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Scientists Overcome Obstacle to Fusion

The world’s largest laser system has uniformly compressed and superheated a fuel capsule.
January 28, 2010

One of the key outstanding questions about whether it’s possible to use lasers to ignite fusion has been answered. A huge, stadium-sized laser facility at the Lawrence Livermore National Laboratory in Livermore, CA, uniformly compressed and heated a tiny capsule to very high temperatures. The experiments confirmed a theory the scientists there had about how to control the energy from 192 high-power lasers to compress the spherical capsule evenly from all sides.

Siegfried Glenzer, the Plasma Physics Group Leader at LLNL, says that the experiments clear away a major hurdle on the way to igniting fusion, a self-sustaining reaction of the sort that powers the sun. He says there’s a good chance the researchers will achieve this goal by the end of the year. If they’re successful, the facility will allow scientists to study the inner workings of stars and nuclear weapons in a controlled lab setting. It could also lead to a new type of power plant that runs on abundant hydrogen isotopes.

Igniting fusion requires extremely high temperatures and pressures, achieved by applied energy evenly to the entire surface of a spherical fuel capsule. To do this, the researchers plan to put the sphere–which measures a couple of millimeters across, inside a small gold can called a hohlraum. The lasers would enter the can from the ends and hit its interior walls. Each of the 192 lasers would come in at a different angle. When the lasers collide with the walls of the hohlraum, they produce X-rays which are supposed to bath the sphere uniformly.

But the researchers knew that the energy likely wouldn’t be distributed perfectly. To correct for this, they proposed the following solution:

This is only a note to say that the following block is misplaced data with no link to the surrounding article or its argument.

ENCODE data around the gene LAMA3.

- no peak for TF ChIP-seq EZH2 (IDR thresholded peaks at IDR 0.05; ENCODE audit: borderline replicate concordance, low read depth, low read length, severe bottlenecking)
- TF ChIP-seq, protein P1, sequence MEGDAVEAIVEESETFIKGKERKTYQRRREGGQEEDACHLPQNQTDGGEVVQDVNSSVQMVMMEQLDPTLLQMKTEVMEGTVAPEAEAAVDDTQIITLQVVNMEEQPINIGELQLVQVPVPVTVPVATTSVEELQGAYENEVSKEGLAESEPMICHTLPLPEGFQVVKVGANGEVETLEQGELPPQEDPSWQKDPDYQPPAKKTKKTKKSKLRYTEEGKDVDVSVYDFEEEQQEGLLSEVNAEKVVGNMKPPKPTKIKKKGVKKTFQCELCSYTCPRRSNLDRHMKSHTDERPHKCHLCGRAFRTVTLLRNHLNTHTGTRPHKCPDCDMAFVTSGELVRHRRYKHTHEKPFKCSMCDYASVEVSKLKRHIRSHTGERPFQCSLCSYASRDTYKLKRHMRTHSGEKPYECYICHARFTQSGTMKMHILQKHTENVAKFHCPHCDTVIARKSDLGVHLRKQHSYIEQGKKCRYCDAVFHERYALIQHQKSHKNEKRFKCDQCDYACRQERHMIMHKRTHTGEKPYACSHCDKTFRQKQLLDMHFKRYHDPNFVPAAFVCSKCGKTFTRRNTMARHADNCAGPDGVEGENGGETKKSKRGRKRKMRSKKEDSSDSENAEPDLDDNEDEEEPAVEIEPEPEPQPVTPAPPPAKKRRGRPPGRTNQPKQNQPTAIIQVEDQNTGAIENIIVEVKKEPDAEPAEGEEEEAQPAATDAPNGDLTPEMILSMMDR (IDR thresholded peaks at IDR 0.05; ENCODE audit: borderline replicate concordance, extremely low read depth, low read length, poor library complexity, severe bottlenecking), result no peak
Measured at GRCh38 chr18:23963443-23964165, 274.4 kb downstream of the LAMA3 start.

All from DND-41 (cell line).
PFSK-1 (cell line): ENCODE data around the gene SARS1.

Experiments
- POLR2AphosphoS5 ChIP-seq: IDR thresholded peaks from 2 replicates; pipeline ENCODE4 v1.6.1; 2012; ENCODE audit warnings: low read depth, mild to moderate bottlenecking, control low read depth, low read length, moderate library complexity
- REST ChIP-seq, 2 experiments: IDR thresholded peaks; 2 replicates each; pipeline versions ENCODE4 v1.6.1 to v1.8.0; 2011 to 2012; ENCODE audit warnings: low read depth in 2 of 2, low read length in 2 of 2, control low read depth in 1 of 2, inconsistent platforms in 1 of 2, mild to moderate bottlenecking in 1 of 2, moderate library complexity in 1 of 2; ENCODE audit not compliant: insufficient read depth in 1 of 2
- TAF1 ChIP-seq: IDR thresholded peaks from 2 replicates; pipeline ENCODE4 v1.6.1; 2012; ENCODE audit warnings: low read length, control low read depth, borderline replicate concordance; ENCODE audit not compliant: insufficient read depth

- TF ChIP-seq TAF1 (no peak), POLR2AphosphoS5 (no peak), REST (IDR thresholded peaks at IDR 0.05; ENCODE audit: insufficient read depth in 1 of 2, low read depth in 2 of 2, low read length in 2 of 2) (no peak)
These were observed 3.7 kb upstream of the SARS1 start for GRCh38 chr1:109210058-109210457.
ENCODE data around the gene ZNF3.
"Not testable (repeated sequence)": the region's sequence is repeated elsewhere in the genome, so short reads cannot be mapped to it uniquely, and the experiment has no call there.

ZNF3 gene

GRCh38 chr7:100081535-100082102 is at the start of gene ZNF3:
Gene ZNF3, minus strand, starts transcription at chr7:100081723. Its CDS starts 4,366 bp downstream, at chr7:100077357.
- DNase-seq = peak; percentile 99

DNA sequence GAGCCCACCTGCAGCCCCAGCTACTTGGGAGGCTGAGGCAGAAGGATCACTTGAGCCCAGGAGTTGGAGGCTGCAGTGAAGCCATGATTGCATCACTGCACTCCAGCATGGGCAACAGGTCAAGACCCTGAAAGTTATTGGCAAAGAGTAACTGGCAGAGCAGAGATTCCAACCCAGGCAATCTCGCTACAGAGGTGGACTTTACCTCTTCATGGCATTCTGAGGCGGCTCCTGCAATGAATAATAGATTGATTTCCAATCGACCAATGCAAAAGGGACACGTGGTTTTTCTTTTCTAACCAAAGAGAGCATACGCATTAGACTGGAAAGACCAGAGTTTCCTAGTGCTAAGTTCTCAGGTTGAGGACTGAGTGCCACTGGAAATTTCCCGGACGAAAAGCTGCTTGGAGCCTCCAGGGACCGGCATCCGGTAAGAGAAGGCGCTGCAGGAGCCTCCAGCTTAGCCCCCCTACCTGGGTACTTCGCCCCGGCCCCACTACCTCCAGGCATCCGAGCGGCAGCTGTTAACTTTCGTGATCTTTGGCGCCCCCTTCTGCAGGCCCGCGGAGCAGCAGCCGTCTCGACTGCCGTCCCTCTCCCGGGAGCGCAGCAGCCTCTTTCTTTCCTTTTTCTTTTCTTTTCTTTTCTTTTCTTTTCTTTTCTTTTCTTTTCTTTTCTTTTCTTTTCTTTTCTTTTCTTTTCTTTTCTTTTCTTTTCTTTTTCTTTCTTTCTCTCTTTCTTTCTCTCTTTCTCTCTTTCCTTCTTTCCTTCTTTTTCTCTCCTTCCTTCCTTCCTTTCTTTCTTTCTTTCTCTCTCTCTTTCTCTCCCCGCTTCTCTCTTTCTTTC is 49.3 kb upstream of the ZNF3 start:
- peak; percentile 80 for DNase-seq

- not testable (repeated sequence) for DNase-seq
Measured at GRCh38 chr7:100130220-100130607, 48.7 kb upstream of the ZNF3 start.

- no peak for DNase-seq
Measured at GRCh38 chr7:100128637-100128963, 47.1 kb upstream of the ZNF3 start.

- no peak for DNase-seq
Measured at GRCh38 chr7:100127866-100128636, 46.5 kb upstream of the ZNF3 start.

As the lasers enter the hohlraum, they interact with each other, producing an interference pattern, which in turn creates a plasma with regularly spaced dense areas alternating with less dense areas. This produces a sort of “grating” which acts as a prism. This prism that diffracts different colors of light to different degrees. The researchers hypothesized they could fine tune the distribution of the laser energy by very slightly altering the wavelength of the laser light. The recent experiments, reported in the journal Science, confirmed that this works. After a series of laser shots, in which they gradually altered the color of the laser, they compressed the spherical capsule evenly, and were able to heat it up to 3.3 million degrees Kelvin.

By extrapolating from these results, they scientist say they should be able to achieve fusion using the laser system at Livermore, which was officially opened last year. Glenzer says this could happen by the end of the year.

Obstacles remain, however. To make it work, they’ll have to crank up the lasers, doubling their output compared to these initial experiments. In so doing, they’ll be trying to approximately double the amount the sphere gets compressed, which will require very precisely timed laser pulses. What’s more, so far they haven’t included the deuterium and tritium fuel in the capsule for the tests. They’ve demonstrated they can create and maintain the precise fuel layers needed in the lab, but not within the laser system, he says.

What’s more, even if the researchers ignite fusion, it won’t be in a form useful for generating electricity. Although the reactions will be self-sustaining, the amount of fuel in each capsule will be small, and so the duration of the burn will be brief. Generating electricity will mean developing a system that can ignite many capsules each second, and then capture the heat released to produce steam to power a turbine.

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